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Getting the message across

By Carolina De La Rosa Mateo, graduate research assistant, Center for Family Development

I love the excitement of data collection and analysis. That’s because I am a first-year student in the University of Minnesota Master of Public Health program, which emphasizes the value of quality research.

As part of my graduate work, I have been on several teams and assisted in data collection for dozens, if not hundreds, of individuals. Currently, I’m on the Applied Research and Evaluation (ARE) Team with the Center for Family Development (FD).

I know that my team and the educators I work with care about data because evaluation is an important part of program improvement. But what about the people who actually participate in our programs? Or our partners? Or community members? I’m sure they care, too.

This led me to another question: What’s the point of collecting and analyzing data if we don’t share what we learn with partners and participants? The answer may be obvious: to give them the benefit of our knowledge, and to hold ourselves accountable to them.

Issuing a challenge

Still, I think it’s worth asking this question out loud. And I’d like to challenge all of us in FD to think more deliberately about how to report evaluation data back to communities. Put another way, I’d like to challenge all of us to get as excited about the communication process as we do about data collection and analysis.

In my role on the ARE Team, I have had the opportunity to review data for several studies and construct it into written reports, which we post on the FD intranet. We on the ARE Team expect staff and educators to read those reports so they can discuss them with their program partners and participants. And sometimes we meet with partners and participants ourselves to share evaluation results.

In-person sharing occurs through school open houses and other face-to-face meetings with stakeholders, either in small groups or community gatherings. One great example of this kind of sharing lies in FD’s partnership with the Bruce Vento Elementary School in St. Paul. That project seeks to create a trauma-sensitive learning environment at the school.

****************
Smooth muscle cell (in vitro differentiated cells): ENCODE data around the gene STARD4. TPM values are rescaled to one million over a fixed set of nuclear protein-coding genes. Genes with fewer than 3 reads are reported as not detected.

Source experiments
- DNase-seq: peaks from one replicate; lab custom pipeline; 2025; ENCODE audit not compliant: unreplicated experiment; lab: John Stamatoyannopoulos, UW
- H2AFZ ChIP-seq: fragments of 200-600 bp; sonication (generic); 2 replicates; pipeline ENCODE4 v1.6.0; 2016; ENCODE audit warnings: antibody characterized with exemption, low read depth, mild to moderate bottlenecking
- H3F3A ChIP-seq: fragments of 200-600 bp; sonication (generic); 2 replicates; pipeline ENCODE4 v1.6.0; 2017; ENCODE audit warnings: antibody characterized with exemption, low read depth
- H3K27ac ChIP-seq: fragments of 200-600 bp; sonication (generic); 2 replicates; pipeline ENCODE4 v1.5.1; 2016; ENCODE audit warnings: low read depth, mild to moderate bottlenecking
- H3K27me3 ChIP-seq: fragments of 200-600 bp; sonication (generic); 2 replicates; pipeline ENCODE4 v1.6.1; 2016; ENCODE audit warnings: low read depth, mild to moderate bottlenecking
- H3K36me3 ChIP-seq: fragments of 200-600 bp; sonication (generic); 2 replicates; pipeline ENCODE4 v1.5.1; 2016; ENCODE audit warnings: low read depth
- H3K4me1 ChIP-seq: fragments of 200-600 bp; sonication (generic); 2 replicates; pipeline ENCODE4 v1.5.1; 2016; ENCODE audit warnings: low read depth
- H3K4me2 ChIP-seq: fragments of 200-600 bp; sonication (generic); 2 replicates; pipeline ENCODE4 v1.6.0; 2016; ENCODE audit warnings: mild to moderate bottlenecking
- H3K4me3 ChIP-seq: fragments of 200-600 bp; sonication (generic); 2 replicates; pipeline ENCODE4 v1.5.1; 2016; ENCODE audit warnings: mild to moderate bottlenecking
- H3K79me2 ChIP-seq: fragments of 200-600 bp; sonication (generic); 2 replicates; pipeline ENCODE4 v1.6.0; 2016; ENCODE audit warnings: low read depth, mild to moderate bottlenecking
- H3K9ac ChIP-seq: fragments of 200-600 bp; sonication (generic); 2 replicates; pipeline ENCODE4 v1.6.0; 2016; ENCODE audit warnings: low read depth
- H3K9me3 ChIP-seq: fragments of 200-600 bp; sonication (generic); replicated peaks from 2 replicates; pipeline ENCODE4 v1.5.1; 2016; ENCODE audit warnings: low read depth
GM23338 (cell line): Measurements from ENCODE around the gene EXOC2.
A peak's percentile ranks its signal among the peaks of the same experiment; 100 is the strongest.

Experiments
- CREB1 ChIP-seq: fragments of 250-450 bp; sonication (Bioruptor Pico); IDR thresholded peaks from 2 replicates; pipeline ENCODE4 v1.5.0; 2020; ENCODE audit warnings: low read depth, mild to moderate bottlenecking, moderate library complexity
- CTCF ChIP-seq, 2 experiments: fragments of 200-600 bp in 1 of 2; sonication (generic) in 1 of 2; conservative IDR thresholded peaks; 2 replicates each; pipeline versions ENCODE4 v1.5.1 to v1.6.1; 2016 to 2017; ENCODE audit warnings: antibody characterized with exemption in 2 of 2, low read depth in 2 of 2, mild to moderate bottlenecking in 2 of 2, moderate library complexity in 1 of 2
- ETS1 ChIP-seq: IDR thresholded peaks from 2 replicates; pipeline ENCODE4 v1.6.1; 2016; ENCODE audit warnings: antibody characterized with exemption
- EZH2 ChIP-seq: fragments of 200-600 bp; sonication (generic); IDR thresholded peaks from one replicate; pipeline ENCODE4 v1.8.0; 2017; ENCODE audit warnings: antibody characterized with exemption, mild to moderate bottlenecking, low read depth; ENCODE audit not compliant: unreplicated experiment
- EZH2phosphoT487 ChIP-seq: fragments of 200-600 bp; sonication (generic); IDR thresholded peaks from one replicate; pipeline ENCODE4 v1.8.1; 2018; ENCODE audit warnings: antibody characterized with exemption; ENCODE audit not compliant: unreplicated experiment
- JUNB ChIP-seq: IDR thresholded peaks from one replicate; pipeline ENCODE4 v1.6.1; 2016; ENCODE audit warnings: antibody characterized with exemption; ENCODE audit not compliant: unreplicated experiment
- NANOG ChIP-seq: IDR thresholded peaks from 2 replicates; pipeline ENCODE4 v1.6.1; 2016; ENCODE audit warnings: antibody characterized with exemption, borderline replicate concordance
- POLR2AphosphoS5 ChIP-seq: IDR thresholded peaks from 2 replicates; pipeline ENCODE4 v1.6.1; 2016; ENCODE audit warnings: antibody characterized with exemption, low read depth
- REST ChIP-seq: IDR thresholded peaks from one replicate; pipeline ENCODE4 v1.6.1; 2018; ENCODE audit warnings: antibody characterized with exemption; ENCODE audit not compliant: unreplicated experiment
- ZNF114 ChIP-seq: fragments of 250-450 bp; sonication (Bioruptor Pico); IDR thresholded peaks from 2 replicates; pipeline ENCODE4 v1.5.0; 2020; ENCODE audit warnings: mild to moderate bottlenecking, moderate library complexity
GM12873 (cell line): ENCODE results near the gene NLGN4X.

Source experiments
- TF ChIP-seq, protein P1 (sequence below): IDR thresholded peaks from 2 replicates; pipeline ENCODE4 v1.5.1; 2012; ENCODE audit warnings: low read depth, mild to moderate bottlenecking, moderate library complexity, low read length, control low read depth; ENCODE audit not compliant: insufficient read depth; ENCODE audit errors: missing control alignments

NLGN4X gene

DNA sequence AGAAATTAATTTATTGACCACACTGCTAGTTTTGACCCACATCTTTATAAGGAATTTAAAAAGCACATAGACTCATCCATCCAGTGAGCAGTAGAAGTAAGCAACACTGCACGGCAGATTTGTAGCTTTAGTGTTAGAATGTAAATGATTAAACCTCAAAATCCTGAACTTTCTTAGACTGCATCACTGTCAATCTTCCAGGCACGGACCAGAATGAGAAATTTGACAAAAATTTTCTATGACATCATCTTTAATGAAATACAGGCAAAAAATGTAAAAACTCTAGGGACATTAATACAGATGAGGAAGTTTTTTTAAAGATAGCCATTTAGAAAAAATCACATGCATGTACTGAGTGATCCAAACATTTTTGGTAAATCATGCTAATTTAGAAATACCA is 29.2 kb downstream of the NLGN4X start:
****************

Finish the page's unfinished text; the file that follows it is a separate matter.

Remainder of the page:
From the start of the project four years ago to recently, Children, Youth & Family Consortium and other FD staff met regularly with key stakeholders, including teachers, administrators, students, parents, and community residents, to keep them informed of outcomes. This is one way to live the Extension mission to make University research and knowledge available to all Minnesotans.

Many ways to share information

Clearly, in-person meetings are ideal ways to share evaluation results. But there are other ways to share information that supplement and amplify face-to-face methods. Here are some things that come to mind:
  • Extension website: Our website is a great resource for the world to see all the great work U of M Extension does. You can work with FD Communications to post research reports, or summaries of those reports, on our public website. 
  • Bulletin boards. You can post full or summary research reports internally — on Extension bulletin boards or other central locations. And you can ask your stakeholders to post full or summary reports externally — on their bulletin boards or other central locations. 
  • Visual displays. If time permits, you can work with FD Communications on visual displays of evaluation data, such as this SNAP-Ed Works infographic. View some other examples of data visualization used across Extension on our Data Visualization Google site. Remember that creating these visual displays is often time-intensive, so save their use for significant or far-reaching studies. Next, place visual displays on the Extension website and encourage stakeholders to print out and post paper copies at their facilities. Likewise, post paper copies within Extension. 
  • Social networking sites and email. Almost everyone is connected to social networking sites such as Facebook and Instagram. These can be a valuable, cost-effective way to share evaluation data with the public. And don’t forget email. You can also email evaluation results to partners, participants, and other stakeholders.

Get excited

These are just a few ideas. I’m sure you can come up with more of your own.

Next time you get caught up in the excitement of conducting an evaluation, think about the importance of communicating evaluation results to your stakeholders. And get excited about that, too!
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